But the decision as to which shoes a heroine will wear lies with the director. Carter described how shocked she was when Ryan Coogler, a 30-year-old man, told her that the women in “Black Panther” should be covered and in flats. (Carter did end up giving them a very small wedge heel, “just enough to pivot on comfortably” in battle, much like you’ll find in shoes of martial artists.)
“It was a breath of fresh air, and it shifted something in my brain, too” she said, explaining that even forward-thinking designers at the top of their game can fall into patterns. After “Black Panther,” she costumed Halle Berry for “Kidnap,” a story about a mother who goes rogue to track down her missing son. Carter and Berry had to fight for “mom jeans” and sneakers for the character. “My direction was to put her in a tight tank top and shorts, when Halle herself even said: ‘Listen, I’m a mom. I want to represent actual mothers out there.’ ”
Like Carter, Mirojnick said she has been “lucky” to work with many directors who “saw no division between the sexes” when it came to costuming. Her work on Paul Verhoeven’s 1997 satirical sci-fi film, “Starship Troopers,” may, in fact, be the most resonant example of de-gendered costumes in action-cinematic history.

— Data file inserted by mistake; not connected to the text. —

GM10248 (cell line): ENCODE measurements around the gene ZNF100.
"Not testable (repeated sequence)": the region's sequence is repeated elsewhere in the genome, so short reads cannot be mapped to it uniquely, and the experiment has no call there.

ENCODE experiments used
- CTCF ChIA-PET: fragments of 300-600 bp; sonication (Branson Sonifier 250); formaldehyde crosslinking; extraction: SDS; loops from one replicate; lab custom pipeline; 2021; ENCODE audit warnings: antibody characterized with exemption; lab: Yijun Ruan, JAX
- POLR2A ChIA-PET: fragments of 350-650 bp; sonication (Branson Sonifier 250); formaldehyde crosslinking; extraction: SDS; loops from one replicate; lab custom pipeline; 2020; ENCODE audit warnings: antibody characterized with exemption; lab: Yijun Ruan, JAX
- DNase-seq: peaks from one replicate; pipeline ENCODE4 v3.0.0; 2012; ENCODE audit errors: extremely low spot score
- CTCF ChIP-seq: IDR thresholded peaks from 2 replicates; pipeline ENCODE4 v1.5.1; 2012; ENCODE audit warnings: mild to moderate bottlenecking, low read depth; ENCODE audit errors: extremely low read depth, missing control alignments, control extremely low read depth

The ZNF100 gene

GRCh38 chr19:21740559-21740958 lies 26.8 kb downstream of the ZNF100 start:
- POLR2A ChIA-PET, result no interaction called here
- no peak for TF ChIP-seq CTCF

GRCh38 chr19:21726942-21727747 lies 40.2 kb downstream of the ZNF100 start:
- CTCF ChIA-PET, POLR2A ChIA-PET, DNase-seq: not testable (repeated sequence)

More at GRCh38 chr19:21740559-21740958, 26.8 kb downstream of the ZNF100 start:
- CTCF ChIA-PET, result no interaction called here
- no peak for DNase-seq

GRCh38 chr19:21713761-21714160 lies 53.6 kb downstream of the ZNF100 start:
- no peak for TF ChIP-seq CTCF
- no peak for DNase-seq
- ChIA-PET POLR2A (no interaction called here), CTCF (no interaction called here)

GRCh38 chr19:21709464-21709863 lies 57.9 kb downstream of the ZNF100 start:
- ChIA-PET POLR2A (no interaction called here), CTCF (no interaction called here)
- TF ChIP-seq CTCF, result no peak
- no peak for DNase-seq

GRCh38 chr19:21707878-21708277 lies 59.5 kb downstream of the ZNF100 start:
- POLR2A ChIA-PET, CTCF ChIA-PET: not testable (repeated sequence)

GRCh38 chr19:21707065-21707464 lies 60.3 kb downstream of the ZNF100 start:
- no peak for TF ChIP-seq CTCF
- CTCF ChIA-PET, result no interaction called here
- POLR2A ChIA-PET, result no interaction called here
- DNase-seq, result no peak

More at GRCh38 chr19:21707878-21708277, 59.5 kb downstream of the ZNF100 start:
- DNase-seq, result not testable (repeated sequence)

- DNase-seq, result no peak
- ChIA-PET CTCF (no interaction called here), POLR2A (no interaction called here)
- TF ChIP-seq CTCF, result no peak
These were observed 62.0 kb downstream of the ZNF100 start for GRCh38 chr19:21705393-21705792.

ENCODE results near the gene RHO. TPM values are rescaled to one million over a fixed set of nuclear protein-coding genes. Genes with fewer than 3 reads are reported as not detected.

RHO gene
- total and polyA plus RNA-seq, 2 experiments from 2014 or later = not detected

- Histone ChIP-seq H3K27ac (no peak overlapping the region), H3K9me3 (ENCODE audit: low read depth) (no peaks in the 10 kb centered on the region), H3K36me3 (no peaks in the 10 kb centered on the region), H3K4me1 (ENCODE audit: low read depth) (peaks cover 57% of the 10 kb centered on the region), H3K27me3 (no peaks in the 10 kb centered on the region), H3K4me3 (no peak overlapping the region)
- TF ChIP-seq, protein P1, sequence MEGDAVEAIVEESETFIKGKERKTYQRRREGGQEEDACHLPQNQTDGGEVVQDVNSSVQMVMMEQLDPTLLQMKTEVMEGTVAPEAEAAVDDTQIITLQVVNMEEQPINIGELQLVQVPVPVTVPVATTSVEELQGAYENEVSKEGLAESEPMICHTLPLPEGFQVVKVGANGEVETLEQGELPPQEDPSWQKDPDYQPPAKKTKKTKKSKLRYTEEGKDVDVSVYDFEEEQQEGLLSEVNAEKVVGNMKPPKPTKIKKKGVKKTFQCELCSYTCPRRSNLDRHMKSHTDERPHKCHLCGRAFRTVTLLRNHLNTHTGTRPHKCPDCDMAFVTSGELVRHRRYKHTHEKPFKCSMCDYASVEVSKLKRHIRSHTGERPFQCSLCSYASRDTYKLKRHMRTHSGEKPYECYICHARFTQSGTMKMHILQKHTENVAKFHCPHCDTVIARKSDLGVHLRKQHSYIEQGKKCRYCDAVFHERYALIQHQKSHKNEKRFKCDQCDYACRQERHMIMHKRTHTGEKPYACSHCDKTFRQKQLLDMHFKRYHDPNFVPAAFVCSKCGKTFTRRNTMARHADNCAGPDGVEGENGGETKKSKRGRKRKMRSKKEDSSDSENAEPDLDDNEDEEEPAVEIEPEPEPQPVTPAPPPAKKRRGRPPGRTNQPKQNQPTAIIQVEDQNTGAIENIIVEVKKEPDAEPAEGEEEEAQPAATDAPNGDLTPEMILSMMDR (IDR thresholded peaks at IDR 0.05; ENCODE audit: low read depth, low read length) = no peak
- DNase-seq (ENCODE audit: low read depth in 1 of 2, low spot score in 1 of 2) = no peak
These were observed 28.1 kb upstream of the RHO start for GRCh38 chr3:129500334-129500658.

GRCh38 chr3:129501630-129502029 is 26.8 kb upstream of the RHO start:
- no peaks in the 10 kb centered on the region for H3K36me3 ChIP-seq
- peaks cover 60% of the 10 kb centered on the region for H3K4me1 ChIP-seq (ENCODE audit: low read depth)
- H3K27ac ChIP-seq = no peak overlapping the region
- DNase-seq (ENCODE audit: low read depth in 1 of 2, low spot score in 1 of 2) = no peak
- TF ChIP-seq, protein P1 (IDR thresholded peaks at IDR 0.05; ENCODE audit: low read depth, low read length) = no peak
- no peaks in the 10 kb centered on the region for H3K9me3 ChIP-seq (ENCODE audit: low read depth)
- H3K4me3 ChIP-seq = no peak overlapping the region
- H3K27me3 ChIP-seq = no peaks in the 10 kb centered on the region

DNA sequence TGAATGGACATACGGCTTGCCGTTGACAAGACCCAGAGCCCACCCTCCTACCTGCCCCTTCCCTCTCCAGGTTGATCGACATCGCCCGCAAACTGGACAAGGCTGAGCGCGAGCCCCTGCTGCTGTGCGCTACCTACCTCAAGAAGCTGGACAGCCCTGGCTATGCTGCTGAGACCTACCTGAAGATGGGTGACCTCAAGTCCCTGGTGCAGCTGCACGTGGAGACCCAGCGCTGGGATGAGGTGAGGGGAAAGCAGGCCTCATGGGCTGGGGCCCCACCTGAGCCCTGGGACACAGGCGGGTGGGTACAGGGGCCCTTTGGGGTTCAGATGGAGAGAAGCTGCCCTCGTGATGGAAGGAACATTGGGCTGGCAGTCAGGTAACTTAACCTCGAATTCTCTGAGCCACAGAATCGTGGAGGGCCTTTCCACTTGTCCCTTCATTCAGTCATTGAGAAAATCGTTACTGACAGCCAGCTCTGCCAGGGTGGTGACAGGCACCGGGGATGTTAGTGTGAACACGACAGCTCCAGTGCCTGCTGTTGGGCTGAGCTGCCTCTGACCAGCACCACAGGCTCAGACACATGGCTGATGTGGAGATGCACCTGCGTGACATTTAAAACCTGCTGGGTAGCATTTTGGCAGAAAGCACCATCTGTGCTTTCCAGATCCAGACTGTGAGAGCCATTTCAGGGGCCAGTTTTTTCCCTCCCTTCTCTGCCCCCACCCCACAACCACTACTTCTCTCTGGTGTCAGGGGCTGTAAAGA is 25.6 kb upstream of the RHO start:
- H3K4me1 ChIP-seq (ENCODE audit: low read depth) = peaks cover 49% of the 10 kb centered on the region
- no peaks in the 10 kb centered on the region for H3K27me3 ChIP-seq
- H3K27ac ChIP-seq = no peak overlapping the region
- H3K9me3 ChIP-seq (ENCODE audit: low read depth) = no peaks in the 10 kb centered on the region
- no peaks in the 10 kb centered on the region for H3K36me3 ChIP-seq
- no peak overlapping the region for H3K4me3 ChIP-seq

“Practicality was of utmost importance to Paul,” Mirojnick said. “He was adamant that men and women were to be dressed the same.”
In the film, soldiers of the future fight an endless war against huge, weaponized bugs. There are equal numbers of male and female fighters, and the men and women even share the same showers.
It was only sensible that men and women would wear the same flexible combat boot, except for Denise Richards’s Lt. Carmen Ibanez, whose small wedge heel denoted her higher status among the troops.
And, as Mirojnick reminded, “Denise is quite short.” One can never underestimate practicality.